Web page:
How Much to Replace a Chimney
Over the years, chimneys have put up with a lot, from fires being lit at the bottom of them with the rain and wind battering the chimney stack. That’s exactly why it’s so important to make sure that your chimney is well-maintained and in good condition.
The purpose of the flashing around a chimney is to protect the overall roof structure from the elements. It keeps rain out of the vulnerable part of the roof where the chimney and the tiles meet. While good lead flashing is designed to last for decades, flashing that is too thin or poorly fitted can crack or come loose leading to further problems. You can usually expect to pay around £400-500 to replace all four sides of flashing.
Chimney Flue Installation:
In some cases, your chimney may be able to stay intact, but the flue or lining will need replacing. The cost of this will depend on the size of the chimney and the quality of the products used. You can typically expect to pay around £800-1200, which will include the cost of cleaning the chimney beforehand.
If the mortar in the chimney’s brickwork is failing and allowing water through into the chimney, repointing is necessary. While the process is quite similar to any other type of brickwork repointing, the fact that there is a lot more risk involved with working on the chimney at height will often increase the price, with £500 being the average that most homeowners pay for a small chimney.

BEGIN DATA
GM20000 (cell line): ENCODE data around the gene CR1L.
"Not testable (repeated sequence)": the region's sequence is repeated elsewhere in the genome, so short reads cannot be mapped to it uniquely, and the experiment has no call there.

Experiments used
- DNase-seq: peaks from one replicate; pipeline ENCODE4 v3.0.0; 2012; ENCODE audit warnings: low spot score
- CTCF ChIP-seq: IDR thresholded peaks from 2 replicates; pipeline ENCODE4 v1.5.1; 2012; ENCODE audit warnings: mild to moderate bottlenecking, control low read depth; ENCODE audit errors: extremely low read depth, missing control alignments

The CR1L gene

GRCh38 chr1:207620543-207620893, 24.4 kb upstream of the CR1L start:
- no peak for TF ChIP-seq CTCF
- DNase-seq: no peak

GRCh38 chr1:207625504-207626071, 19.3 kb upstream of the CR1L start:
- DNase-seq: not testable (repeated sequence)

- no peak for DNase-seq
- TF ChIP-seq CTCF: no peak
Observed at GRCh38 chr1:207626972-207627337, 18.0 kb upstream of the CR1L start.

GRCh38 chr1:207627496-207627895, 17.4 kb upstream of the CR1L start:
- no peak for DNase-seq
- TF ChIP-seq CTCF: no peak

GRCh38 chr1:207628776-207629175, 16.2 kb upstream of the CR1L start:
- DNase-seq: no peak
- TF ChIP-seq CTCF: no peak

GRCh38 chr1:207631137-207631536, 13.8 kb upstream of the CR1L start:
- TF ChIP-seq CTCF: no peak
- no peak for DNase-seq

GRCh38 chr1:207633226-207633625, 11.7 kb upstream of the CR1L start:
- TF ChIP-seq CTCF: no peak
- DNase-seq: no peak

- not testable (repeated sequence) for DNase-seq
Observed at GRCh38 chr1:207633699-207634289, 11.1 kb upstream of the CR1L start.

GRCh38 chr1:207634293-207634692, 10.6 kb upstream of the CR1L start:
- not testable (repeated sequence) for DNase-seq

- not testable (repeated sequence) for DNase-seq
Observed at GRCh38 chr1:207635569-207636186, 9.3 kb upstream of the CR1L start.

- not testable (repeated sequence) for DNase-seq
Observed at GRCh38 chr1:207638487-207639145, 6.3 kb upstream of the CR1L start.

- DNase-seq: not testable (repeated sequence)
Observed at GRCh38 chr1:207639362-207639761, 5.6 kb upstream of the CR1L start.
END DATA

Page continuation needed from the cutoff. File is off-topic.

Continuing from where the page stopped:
Entire Chimney Rebuilding:
This is a larger job that will usually take a few days and can cost over £5,000, depending on the materials used and the scaffolding needed for the job. The cost may be higher if there are any conservatories or other structures that could be an obstruction to erecting the scaffolding, or if the chimney is larger than average.
Finally, bear in mind that the cost of scaffolding is not included with the average price for these chimney repair jobs. Due to the location of the chimney, any work carried out on it will typically require scaffolding hire. You can usually expect to pay £300-£500 for scaffolding to be used on an average two-storey house, and more if it needs to be erected around a conservatory or other obstruction.